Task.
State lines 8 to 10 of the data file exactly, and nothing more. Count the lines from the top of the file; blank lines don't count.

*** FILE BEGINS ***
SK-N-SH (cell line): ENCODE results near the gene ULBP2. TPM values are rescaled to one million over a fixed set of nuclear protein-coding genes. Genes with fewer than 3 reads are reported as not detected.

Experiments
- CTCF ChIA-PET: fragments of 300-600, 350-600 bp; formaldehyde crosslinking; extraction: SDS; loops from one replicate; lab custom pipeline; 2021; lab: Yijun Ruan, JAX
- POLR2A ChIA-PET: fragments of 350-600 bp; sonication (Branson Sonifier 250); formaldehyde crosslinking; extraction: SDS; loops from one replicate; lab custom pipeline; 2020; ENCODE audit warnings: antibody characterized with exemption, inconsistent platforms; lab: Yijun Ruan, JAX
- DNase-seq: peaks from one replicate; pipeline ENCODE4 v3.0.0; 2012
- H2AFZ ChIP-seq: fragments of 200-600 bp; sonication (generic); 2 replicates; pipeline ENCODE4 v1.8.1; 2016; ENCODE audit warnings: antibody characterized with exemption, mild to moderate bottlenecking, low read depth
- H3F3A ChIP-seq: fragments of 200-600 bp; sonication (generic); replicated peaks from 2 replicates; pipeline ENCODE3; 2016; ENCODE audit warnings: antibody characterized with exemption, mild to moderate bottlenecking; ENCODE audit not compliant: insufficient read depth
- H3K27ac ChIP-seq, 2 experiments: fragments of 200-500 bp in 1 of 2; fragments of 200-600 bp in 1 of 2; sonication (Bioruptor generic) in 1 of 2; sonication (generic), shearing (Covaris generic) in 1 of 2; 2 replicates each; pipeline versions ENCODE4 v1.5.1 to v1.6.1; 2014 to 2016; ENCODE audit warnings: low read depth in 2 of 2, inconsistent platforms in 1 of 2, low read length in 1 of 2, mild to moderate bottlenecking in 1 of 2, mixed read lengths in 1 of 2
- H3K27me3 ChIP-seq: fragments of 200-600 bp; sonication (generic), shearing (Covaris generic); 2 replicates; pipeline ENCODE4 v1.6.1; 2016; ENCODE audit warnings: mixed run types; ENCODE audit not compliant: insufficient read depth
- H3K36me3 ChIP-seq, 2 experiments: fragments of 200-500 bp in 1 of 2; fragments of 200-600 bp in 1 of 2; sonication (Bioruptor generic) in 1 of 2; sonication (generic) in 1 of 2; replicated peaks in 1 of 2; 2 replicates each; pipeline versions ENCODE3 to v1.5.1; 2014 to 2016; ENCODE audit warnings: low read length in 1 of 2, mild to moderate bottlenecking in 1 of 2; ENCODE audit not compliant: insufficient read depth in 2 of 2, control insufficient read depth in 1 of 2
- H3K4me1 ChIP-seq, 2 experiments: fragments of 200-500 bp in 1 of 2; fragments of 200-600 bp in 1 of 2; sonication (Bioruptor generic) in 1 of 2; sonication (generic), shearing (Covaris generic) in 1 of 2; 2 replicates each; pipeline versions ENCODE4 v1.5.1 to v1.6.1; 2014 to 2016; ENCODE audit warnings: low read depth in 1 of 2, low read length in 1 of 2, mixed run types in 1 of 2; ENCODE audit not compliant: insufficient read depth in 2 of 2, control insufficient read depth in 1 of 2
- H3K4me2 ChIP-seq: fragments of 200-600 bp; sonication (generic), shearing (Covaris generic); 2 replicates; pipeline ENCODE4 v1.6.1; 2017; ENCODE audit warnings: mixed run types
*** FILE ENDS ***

- H3K27ac ChIP-seq, 2 experiments: fragments of 200-500 bp in 1 of 2; fragments of 200-600 bp in 1 of 2; sonication (Bioruptor generic) in 1 of 2; sonication (generic), shearing (Covaris generic) in 1 of 2; 2 replicates each; pipeline versions ENCODE4 v1.5.1 to v1.6.1; 2014 to 2016; ENCODE audit warnings: low read depth in 2 of 2, inconsistent platforms in 1 of 2, low read length in 1 of 2, mild to moderate bottlenecking in 1 of 2, mixed read lengths in 1 of 2
- H3K27me3 ChIP-seq: fragments of 200-600 bp; sonication (generic), shearing (Covaris generic); 2 replicates; pipeline ENCODE4 v1.6.1; 2016; ENCODE audit warnings: mixed run types; ENCODE audit not compliant: insufficient read depth
- H3K36me3 ChIP-seq, 2 experiments: fragments of 200-500 bp in 1 of 2; fragments of 200-600 bp in 1 of 2; sonication (Bioruptor generic) in 1 of 2; sonication (generic) in 1 of 2; replicated peaks in 1 of 2; 2 replicates each; pipeline versions ENCODE3 to v1.5.1; 2014 to 2016; ENCODE audit warnings: low read length in 1 of 2, mild to moderate bottlenecking in 1 of 2; ENCODE audit not compliant: insufficient read depth in 2 of 2, control insufficient read depth in 1 of 2